Income Statement aka Profit & Loss / P&L

The income statement is an easy-to-read listing of the money we received from all sources, Cost of Goods Sold, and expenses combined into categories such as office supplies, telephone, or utilities. For the most part it is straight forward. Presenting the reader what kind of income an organization received and on anything the money was spend. Income statements cover a period such as last month or fiscal year. In many cases a budget is compared to the actual spending measuring the current financial events predicted at the time the budget was established.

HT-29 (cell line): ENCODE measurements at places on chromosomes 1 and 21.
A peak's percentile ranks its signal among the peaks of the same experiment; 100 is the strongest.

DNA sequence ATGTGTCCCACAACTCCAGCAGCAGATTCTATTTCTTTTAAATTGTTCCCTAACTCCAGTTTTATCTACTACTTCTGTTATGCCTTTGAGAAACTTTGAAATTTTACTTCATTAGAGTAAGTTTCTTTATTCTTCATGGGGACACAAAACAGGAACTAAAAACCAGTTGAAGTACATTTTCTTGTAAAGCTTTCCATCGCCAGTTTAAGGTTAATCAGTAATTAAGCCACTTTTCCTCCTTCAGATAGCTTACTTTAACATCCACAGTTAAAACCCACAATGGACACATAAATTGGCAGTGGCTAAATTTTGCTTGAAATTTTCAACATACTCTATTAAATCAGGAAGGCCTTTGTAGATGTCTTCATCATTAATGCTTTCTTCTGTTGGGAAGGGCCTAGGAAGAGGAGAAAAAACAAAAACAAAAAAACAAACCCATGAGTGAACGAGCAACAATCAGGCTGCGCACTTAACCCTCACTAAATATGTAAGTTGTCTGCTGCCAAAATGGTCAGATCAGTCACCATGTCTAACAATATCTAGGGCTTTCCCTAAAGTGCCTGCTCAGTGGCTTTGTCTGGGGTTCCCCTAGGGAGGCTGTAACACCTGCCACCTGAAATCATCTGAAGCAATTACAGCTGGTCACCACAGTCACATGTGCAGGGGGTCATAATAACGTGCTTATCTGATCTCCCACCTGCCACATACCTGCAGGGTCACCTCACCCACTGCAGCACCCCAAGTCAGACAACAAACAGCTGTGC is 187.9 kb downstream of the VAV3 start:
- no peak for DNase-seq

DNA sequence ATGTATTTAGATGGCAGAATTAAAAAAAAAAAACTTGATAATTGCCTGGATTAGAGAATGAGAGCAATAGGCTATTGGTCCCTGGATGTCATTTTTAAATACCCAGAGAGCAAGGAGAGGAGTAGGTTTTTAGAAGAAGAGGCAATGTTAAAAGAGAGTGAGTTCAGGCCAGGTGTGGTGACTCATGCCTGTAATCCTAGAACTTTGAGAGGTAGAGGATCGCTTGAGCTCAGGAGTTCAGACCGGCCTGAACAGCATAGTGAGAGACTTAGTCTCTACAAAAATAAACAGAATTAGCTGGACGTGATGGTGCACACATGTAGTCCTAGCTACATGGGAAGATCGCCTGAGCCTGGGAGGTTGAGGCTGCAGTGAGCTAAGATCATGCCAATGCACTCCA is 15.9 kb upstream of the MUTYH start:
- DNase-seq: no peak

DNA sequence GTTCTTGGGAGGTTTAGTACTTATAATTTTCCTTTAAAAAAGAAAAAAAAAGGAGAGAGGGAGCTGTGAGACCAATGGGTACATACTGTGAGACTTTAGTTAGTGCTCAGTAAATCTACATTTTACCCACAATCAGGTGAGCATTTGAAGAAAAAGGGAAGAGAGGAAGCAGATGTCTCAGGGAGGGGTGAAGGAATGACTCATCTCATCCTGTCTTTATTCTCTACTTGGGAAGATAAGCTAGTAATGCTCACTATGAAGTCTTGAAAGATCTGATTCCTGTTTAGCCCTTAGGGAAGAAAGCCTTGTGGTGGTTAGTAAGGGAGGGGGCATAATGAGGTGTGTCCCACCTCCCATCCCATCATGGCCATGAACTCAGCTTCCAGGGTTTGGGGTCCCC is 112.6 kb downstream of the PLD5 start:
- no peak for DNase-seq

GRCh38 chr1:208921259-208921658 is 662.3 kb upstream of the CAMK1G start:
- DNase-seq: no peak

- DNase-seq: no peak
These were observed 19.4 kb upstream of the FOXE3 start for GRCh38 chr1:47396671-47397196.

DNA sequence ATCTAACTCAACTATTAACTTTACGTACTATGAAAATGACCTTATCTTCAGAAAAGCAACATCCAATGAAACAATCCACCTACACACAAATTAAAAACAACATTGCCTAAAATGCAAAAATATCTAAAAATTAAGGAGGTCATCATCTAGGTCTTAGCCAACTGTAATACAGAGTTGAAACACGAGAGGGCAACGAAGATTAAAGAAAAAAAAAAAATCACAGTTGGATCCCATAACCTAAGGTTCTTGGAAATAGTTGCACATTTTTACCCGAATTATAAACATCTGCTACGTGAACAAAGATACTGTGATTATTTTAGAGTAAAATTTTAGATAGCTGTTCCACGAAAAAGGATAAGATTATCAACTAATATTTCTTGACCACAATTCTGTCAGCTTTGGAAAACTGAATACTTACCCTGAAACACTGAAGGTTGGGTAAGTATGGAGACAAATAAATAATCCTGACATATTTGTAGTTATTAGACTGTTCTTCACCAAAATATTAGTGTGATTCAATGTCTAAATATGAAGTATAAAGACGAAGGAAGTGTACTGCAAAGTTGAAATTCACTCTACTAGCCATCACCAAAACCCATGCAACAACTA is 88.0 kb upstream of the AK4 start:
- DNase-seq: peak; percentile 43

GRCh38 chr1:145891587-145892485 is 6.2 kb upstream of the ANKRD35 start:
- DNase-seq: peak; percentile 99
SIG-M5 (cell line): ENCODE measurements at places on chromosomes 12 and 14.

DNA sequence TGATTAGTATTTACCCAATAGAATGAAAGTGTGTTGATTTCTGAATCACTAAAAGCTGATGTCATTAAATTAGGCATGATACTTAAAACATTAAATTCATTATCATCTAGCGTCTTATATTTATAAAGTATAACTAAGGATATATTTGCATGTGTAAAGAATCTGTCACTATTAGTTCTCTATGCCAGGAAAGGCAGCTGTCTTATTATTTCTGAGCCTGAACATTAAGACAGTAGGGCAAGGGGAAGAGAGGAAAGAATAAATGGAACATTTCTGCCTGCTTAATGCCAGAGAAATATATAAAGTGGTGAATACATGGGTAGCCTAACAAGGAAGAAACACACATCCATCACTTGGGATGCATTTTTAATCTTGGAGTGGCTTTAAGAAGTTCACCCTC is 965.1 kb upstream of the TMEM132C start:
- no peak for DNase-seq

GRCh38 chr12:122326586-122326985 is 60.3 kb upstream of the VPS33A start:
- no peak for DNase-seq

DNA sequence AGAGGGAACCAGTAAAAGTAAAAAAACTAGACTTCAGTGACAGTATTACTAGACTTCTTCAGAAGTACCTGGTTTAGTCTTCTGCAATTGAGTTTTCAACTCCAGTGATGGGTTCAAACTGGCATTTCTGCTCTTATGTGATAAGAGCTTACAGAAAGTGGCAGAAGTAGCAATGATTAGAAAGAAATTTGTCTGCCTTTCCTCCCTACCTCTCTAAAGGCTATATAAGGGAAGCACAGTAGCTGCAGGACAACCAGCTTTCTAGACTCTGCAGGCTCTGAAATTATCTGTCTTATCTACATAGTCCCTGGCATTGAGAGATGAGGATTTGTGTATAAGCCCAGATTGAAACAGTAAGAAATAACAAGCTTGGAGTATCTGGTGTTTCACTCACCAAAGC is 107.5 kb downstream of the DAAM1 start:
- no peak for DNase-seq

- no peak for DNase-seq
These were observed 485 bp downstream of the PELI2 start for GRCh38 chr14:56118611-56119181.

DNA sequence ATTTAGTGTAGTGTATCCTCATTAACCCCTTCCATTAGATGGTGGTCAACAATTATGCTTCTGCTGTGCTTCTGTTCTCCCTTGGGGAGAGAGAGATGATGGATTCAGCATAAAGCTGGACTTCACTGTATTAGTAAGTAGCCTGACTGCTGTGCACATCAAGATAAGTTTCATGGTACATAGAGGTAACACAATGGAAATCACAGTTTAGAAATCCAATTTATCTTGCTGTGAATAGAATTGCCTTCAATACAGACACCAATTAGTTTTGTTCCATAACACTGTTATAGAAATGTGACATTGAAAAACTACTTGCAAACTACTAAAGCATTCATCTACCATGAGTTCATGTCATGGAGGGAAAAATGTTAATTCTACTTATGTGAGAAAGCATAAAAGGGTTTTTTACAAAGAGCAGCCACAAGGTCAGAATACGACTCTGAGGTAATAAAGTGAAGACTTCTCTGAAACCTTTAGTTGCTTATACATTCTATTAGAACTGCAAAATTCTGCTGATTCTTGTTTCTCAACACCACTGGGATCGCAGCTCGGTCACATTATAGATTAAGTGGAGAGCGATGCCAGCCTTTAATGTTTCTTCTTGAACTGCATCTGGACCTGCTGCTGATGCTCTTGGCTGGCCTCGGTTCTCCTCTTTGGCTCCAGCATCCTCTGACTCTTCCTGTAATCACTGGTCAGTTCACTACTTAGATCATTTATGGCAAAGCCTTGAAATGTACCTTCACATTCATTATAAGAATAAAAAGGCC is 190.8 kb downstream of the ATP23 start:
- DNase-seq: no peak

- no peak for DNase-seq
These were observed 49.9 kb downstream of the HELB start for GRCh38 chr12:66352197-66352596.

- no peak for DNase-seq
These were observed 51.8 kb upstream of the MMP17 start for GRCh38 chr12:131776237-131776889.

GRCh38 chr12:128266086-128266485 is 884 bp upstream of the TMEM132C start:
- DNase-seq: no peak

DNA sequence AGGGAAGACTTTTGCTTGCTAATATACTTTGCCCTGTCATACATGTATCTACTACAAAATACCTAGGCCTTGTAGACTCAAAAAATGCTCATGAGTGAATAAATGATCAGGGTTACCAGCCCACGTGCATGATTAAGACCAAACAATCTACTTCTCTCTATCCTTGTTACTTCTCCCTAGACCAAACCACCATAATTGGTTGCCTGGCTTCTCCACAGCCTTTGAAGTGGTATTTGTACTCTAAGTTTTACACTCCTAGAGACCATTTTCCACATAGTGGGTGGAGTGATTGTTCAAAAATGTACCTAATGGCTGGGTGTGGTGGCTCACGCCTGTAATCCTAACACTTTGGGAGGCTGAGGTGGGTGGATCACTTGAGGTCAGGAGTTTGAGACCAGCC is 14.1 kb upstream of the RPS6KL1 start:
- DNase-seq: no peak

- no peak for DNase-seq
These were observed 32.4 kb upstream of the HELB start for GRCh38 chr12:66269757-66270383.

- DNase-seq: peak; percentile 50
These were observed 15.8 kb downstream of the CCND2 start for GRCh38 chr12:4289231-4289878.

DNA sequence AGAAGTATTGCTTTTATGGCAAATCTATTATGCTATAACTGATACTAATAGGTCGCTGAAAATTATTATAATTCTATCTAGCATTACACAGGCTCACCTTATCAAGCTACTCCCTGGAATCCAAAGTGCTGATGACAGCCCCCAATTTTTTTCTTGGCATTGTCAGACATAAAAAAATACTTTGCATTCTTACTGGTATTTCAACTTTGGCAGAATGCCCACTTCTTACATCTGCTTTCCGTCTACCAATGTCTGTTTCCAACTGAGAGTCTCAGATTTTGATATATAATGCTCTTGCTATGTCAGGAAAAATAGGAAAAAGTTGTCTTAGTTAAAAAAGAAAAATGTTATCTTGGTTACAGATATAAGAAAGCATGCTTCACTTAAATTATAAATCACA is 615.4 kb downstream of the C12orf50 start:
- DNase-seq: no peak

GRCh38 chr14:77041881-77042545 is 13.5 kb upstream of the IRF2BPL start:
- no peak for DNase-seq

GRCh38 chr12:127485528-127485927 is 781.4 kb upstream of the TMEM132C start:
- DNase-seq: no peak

The income statement starts out by showing all sources of income. Starting with income related to the purpose of the organization and followed by unrelated business income. In a non-profit the first category would be donations of any kind. Followed by rental, grants, and investment income.

Next are the CoGS (Cost of Goods Sold), here are expenses accounted for related to creating your product. Materials, supplies, etc. Also part of CoGS are wages to the employees creating the product. Your office administrator, for example, is an expense and not CoGS.

Lastly, the listing of expenses. They are usually grouped by categories such as payroll, administration, or maintenance.

At the bottom of the income statement the reader sees the tally of all income less expenses. This figure is carried over to the balance sheet into Retained Earnings. A positive figure will increase retained earning a negative decrease it. 


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